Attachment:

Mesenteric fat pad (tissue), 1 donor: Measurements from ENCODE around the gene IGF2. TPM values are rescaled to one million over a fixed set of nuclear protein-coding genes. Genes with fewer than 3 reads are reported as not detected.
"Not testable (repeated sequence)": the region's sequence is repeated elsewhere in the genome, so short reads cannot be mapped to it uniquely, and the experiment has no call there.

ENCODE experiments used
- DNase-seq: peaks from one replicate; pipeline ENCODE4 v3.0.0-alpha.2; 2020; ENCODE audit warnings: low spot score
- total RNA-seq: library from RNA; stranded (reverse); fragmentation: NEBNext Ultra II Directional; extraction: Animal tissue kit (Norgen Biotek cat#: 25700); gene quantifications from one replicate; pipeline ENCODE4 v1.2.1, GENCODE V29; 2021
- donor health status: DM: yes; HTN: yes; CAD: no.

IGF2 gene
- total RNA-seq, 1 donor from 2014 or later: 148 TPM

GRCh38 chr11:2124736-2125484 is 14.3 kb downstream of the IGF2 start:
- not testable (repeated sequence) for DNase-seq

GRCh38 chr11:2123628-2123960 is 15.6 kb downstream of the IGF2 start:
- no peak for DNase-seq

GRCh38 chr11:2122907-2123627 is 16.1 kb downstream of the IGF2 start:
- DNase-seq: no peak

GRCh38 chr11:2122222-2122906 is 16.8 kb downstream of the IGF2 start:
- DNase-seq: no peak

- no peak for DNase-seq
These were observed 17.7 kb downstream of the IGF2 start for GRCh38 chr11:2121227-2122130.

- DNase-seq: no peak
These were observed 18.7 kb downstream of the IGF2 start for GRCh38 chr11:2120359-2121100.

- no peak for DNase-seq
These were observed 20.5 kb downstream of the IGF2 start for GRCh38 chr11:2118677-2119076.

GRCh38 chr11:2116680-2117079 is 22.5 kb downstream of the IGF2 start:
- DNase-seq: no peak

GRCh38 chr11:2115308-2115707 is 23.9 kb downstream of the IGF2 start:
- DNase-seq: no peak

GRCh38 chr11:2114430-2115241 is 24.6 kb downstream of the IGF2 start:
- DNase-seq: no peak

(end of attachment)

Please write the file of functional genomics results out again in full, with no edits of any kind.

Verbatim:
Mesenteric fat pad (tissue), 1 donor: Measurements from ENCODE around the gene IGF2. TPM values are rescaled to one million over a fixed set of nuclear protein-coding genes. Genes with fewer than 3 reads are reported as not detected.
"Not testable (repeated sequence)": the region's sequence is repeated elsewhere in the genome, so short reads cannot be mapped to it uniquely, and the experiment has no call there.

ENCODE experiments used
- DNase-seq: peaks from one replicate; pipeline ENCODE4 v3.0.0-alpha.2; 2020; ENCODE audit warnings: low spot score
- total RNA-seq: library from RNA; stranded (reverse); fragmentation: NEBNext Ultra II Directional; extraction: Animal tissue kit (Norgen Biotek cat#: 25700); gene quantifications from one replicate; pipeline ENCODE4 v1.2.1, GENCODE V29; 2021
- donor health status: DM: yes; HTN: yes; CAD: no.

IGF2 gene
- total RNA-seq, 1 donor from 2014 or later: 148 TPM

GRCh38 chr11:2124736-2125484 is 14.3 kb downstream of the IGF2 start:
- not testable (repeated sequence) for DNase-seq

GRCh38 chr11:2123628-2123960 is 15.6 kb downstream of the IGF2 start:
- no peak for DNase-seq

GRCh38 chr11:2122907-2123627 is 16.1 kb downstream of the IGF2 start:
- DNase-seq: no peak

GRCh38 chr11:2122222-2122906 is 16.8 kb downstream of the IGF2 start:
- DNase-seq: no peak

- no peak for DNase-seq
These were observed 17.7 kb downstream of the IGF2 start for GRCh38 chr11:2121227-2122130.

- DNase-seq: no peak
These were observed 18.7 kb downstream of the IGF2 start for GRCh38 chr11:2120359-2121100.

- no peak for DNase-seq
These were observed 20.5 kb downstream of the IGF2 start for GRCh38 chr11:2118677-2119076.

GRCh38 chr11:2116680-2117079 is 22.5 kb downstream of the IGF2 start:
- DNase-seq: no peak

GRCh38 chr11:2115308-2115707 is 23.9 kb downstream of the IGF2 start:
- DNase-seq: no peak

GRCh38 chr11:2114430-2115241 is 24.6 kb downstream of the IGF2 start:
- DNase-seq: no peak